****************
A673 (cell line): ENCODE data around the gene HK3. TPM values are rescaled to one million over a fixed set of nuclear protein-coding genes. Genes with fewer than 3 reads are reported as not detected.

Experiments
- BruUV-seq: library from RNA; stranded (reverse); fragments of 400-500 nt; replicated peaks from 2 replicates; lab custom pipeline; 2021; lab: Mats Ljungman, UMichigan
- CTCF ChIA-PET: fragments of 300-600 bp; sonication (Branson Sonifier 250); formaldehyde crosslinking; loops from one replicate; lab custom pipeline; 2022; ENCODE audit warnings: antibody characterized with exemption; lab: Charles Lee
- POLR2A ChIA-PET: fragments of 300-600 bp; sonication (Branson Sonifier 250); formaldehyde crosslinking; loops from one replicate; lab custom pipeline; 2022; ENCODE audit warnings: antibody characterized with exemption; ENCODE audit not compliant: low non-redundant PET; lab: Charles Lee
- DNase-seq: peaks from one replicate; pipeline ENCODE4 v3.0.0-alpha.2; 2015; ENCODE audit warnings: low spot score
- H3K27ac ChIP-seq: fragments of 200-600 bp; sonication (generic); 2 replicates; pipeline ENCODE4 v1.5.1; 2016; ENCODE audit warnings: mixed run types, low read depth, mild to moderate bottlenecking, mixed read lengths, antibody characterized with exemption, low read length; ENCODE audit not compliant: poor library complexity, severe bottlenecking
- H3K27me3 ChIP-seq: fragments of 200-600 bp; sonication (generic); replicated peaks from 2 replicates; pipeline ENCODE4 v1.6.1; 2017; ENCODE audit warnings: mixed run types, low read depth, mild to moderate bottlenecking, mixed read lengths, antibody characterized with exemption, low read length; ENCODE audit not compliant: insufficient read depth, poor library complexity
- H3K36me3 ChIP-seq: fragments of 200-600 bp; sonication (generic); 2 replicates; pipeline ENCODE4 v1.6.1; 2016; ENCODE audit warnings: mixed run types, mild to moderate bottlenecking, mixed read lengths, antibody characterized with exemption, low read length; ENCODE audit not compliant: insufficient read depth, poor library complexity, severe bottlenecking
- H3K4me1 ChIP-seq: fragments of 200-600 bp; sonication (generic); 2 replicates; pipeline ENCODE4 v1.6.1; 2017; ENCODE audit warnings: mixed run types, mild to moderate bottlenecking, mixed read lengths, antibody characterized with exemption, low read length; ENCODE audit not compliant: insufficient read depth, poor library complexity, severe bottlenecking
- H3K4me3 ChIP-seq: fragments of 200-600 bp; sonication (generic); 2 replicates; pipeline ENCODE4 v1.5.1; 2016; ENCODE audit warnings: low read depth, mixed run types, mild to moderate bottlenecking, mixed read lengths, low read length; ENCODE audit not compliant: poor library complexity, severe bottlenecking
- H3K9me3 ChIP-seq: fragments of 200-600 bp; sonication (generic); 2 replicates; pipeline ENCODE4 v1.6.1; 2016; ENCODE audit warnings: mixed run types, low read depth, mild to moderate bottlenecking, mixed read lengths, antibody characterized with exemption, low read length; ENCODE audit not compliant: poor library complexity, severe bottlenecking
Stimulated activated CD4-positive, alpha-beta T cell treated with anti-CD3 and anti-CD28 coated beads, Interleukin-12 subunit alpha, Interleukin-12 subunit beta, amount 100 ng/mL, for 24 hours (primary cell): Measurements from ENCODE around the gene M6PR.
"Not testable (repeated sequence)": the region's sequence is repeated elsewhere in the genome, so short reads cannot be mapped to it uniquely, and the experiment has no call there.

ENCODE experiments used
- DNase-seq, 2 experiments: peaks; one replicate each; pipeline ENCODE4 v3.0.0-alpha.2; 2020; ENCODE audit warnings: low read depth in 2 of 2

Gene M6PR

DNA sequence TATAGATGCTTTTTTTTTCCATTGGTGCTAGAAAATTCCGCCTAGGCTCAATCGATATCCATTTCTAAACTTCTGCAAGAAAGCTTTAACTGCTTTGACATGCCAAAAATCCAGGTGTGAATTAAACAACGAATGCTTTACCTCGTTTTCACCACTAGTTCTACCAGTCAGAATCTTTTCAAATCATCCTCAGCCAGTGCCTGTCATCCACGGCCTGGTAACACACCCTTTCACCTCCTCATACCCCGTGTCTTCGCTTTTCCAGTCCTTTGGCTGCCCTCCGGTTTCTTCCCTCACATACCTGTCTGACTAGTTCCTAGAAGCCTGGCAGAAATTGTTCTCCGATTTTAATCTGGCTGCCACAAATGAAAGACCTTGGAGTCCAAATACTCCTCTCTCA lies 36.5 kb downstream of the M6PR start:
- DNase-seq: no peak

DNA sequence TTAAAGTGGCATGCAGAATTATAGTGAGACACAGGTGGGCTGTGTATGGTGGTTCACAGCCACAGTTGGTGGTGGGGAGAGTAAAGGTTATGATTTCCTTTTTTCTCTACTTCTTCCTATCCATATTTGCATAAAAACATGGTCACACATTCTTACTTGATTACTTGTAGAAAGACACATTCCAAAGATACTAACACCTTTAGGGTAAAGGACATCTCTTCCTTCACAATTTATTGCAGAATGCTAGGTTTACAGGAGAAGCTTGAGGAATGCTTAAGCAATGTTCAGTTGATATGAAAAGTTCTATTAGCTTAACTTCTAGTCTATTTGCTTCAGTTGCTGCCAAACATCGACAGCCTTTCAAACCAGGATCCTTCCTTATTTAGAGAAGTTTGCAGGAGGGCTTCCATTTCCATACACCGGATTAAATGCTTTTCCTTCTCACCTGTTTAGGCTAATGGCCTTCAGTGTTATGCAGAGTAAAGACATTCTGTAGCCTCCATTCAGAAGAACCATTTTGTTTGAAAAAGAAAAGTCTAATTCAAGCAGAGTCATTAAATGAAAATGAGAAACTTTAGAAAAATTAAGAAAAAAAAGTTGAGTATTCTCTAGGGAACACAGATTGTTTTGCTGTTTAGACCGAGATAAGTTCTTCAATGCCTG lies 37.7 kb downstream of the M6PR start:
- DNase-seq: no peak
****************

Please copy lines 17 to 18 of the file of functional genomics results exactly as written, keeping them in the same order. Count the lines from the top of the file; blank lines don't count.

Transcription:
Gene M6PR

DNA sequence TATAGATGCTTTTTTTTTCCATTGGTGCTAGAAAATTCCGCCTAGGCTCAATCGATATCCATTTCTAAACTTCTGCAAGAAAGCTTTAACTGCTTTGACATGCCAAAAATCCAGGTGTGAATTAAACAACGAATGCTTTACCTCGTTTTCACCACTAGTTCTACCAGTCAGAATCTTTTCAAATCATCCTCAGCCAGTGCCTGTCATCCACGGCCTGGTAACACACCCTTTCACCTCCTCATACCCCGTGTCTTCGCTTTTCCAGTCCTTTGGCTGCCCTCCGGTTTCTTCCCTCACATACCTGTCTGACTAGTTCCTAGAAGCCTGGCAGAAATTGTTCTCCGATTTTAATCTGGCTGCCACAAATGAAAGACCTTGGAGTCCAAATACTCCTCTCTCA lies 36.5 kb downstream of the M6PR start: